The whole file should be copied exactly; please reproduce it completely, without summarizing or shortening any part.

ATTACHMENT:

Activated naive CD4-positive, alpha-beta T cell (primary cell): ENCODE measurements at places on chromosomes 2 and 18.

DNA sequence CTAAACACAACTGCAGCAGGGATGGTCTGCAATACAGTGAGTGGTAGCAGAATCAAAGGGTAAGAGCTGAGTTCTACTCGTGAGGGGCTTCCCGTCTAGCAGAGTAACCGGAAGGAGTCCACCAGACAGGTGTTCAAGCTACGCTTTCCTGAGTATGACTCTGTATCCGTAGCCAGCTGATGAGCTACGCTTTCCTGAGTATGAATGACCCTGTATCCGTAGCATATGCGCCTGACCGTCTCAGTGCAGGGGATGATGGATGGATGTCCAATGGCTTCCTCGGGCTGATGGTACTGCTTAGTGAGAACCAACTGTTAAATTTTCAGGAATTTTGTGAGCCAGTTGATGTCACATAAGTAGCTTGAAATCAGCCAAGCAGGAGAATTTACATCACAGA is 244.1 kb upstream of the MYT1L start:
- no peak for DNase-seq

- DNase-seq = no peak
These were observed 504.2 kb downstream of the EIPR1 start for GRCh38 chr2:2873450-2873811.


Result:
Activated naive CD4-positive, alpha-beta T cell (primary cell): ENCODE measurements at places on chromosomes 2 and 18.

DNA sequence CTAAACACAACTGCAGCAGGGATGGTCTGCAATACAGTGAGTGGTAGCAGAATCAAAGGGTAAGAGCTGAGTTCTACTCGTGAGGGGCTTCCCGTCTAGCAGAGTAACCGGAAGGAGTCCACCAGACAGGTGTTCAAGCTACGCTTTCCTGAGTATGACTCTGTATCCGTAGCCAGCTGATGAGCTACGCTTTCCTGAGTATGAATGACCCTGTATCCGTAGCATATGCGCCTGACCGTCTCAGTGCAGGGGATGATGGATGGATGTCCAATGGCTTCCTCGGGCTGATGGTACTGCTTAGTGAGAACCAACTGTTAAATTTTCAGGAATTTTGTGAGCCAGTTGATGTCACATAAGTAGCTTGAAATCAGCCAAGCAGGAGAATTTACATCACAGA is 244.1 kb upstream of the MYT1L start:
- no peak for DNase-seq

- DNase-seq = no peak
These were observed 504.2 kb downstream of the EIPR1 start for GRCh38 chr2:2873450-2873811.